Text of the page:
To the editor ...

About a month or two back LewRockwell.com printed a nasty little piece by someone claiming Americans are too cowardly to fight for their rights against a tyrannical government. His op-ed was less well reasoned and well written than Ronn Neff's, which makes many valid points.

But the fact is that we don't need "the American public" as a whole, even assuming such an entity really existed. We need those folks who are willing to fight. They were certainly a minority during the American Revolution and are always, at all times in all places.

One thing the current anti-private-gun hysteria has brought forth is renewed exploration of the real reason for the Second Amendment.

It was not put in for hunting or for self-defense against private criminals.

Neither was controversial at the time. It was taken for granted in those two cases. The Federalists had to put it in to get the Constitution ratified, as a good many of the original signers of the Declaration of Independence were quite satisfied with the Articles of Confederation and thought the proposed Constitution a Federalist power grab, which it indeed was.

That's the reason the First and Second Amendments were put in, in that order.

By the way, the Randians are terrible on this issue. Rand was indifferent to gun control, and Yaron Brook recently stated that registration might be OK!

Something even Joe Biden just came out against!

Of course "Objectivism" is as bogus a real philosophy as the invented nonsensical concepts of "psycho-epistemology," "social metaphysics," and "volitional consciousness" that Thomas Szasz takes apart in Faith in Freedom, 2004.

My main objection to Mr. Neff's essay is that we do not need any further demoralization in our ranks, but we need to build up the strongest possible fighting spirit. I once spent a year in the Israel Defense Forces near the Lebanese border and learned everything about all types of guns from A to Z.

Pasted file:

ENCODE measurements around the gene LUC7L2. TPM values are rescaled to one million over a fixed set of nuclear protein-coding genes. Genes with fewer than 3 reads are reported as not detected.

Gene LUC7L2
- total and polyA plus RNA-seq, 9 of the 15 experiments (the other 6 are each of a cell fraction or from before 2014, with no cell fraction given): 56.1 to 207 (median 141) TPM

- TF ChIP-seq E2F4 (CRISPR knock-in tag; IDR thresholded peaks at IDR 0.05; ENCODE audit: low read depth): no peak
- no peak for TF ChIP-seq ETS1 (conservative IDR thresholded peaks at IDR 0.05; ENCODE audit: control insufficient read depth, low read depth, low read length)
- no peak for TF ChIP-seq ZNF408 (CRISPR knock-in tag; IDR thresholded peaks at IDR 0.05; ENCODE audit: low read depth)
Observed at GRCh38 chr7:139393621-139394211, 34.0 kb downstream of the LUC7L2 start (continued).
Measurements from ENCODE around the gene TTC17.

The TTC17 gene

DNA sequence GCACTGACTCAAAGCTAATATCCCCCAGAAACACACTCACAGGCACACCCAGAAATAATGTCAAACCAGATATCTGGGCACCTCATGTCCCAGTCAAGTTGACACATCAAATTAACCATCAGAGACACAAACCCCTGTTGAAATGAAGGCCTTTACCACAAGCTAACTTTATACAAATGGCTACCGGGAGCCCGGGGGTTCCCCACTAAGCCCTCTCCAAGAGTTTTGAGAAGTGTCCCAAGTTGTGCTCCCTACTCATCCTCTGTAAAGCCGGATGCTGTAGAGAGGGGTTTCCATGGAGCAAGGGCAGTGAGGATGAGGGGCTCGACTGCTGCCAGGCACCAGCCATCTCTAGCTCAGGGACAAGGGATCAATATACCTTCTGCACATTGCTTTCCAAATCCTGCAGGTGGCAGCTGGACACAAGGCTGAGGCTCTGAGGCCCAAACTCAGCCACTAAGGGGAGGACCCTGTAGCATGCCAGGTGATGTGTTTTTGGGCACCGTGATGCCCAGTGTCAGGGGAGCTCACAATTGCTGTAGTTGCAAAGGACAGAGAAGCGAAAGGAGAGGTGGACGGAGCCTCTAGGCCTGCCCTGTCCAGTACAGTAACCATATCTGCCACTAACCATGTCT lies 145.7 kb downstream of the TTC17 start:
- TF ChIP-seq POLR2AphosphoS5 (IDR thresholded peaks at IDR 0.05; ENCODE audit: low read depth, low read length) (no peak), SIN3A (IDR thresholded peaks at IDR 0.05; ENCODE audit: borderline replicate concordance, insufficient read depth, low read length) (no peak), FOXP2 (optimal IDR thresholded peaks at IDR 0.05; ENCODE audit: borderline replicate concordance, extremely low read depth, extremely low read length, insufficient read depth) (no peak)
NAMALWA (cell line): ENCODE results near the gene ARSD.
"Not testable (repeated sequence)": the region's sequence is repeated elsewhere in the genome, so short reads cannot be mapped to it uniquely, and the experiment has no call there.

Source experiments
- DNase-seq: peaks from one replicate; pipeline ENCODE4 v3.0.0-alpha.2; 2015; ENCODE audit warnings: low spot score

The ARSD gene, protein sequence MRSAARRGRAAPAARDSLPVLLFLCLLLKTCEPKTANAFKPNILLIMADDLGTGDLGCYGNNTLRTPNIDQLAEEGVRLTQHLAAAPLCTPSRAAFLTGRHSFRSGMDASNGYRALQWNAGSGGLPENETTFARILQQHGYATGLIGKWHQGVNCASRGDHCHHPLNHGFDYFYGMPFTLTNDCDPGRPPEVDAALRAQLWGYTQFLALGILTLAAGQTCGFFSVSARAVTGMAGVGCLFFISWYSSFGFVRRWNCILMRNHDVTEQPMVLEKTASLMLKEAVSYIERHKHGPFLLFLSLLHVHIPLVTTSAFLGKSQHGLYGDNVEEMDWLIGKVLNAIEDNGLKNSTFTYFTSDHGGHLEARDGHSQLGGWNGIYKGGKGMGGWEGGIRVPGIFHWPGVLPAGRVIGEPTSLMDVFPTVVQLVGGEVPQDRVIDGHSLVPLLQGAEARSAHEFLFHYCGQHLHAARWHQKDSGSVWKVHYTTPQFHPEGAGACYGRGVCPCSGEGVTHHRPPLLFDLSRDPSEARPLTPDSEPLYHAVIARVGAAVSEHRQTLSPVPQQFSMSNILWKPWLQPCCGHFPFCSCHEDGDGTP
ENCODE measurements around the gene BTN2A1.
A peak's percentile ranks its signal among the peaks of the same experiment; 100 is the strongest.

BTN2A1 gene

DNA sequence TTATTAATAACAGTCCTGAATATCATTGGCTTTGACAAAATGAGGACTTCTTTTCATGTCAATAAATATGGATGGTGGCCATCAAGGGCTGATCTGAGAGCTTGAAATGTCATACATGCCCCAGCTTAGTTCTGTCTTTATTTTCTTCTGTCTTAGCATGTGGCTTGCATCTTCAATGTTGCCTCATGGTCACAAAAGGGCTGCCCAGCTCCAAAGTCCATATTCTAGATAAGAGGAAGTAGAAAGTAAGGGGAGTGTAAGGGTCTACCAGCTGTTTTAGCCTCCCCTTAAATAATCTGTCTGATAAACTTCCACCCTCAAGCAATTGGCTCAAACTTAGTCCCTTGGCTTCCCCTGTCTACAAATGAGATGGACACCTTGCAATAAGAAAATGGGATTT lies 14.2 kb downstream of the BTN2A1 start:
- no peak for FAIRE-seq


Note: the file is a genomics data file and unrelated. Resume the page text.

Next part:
I love guns and we need them.

Marcy Fleming
San Francisco, California
Posted April 12, 2013


Ronn Neff replies.

I'm a little puzzled by Miss Fleming's reply: I certainly do not disagree with her when she reminds us why the First and Second Amendments exist. And I'm not sure why she brings up the article accusing Americans of being cowardly. That was certainly not part of my argument, which was rather that I see no reason to believe that Americans are sufficiently devoted to their liberties. While it is true that the Second Amendment was written into the Bill of Rights as an attempt to help Americans defend their liberties against tyrannical governments, I don't understand why libertarians who seem to have no intention whatever of using them in that way keep talking about it.

Miss Fleming is probably right about what she says about Randians. I haven't really kept up with their contributions to current political discussions. I have no idea what Yaron Brook has to do with anything I wrote.

I don't know what Ayn Rand's attitude toward guns is — I can't think of any discussion of them in her writings (except that they are used to good effect in Atlas Shrugged). But I will take issue with Miss Fleming's sudden (in the context of her reply) rant against Objectivism. She offers no reason to believe that it is a bogus philosophy (I think it is a real philosophy), and in any case, Objectivism is certainly a body of thought serious enough that it deserves an objection more robust than a casual "Of course." I wonder what Miss Fleming's response would be if she read an article calling for gun control that began, "Of course, the claim that gun ownership is necessary to protect the nation from tyranny is as bogus an argument as, etc." I suppose I shall have to see what Thomas Szasz has to say about volitional consciousness, but I must say that I find the concepts "psychoepistemology" and "social metaphysics" mightily helpful to my own understanding of what people say and do. They were introduced in well-thought-out presentations and identify certain facts of reality. As for "volitional consciousness," I consider it to be a major contribution to all discussions of free will versus determinism.